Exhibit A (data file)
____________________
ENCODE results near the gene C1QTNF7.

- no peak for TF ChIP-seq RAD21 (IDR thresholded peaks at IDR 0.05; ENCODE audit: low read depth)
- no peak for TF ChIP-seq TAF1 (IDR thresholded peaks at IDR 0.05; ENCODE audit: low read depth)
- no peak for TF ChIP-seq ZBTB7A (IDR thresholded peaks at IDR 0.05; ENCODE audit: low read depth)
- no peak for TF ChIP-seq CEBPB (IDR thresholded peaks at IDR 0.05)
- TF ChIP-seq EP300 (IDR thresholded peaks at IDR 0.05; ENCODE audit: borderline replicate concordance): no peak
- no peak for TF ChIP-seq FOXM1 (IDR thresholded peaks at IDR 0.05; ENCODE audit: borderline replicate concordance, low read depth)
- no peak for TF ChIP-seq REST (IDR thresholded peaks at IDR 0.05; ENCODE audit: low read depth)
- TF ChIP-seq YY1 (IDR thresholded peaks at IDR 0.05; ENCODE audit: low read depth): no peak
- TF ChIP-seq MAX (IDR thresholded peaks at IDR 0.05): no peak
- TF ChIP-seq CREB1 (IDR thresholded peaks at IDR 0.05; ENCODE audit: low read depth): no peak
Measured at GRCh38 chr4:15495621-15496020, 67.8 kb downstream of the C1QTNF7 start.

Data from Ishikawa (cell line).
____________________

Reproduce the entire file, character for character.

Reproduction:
ENCODE results near the gene C1QTNF7.

- no peak for TF ChIP-seq RAD21 (IDR thresholded peaks at IDR 0.05; ENCODE audit: low read depth)
- no peak for TF ChIP-seq TAF1 (IDR thresholded peaks at IDR 0.05; ENCODE audit: low read depth)
- no peak for TF ChIP-seq ZBTB7A (IDR thresholded peaks at IDR 0.05; ENCODE audit: low read depth)
- no peak for TF ChIP-seq CEBPB (IDR thresholded peaks at IDR 0.05)
- TF ChIP-seq EP300 (IDR thresholded peaks at IDR 0.05; ENCODE audit: borderline replicate concordance): no peak
- no peak for TF ChIP-seq FOXM1 (IDR thresholded peaks at IDR 0.05; ENCODE audit: borderline replicate concordance, low read depth)
- no peak for TF ChIP-seq REST (IDR thresholded peaks at IDR 0.05; ENCODE audit: low read depth)
- TF ChIP-seq YY1 (IDR thresholded peaks at IDR 0.05; ENCODE audit: low read depth): no peak
- TF ChIP-seq MAX (IDR thresholded peaks at IDR 0.05): no peak
- TF ChIP-seq CREB1 (IDR thresholded peaks at IDR 0.05; ENCODE audit: low read depth): no peak
Measured at GRCh38 chr4:15495621-15496020, 67.8 kb downstream of the C1QTNF7 start.

Data from Ishikawa (cell line).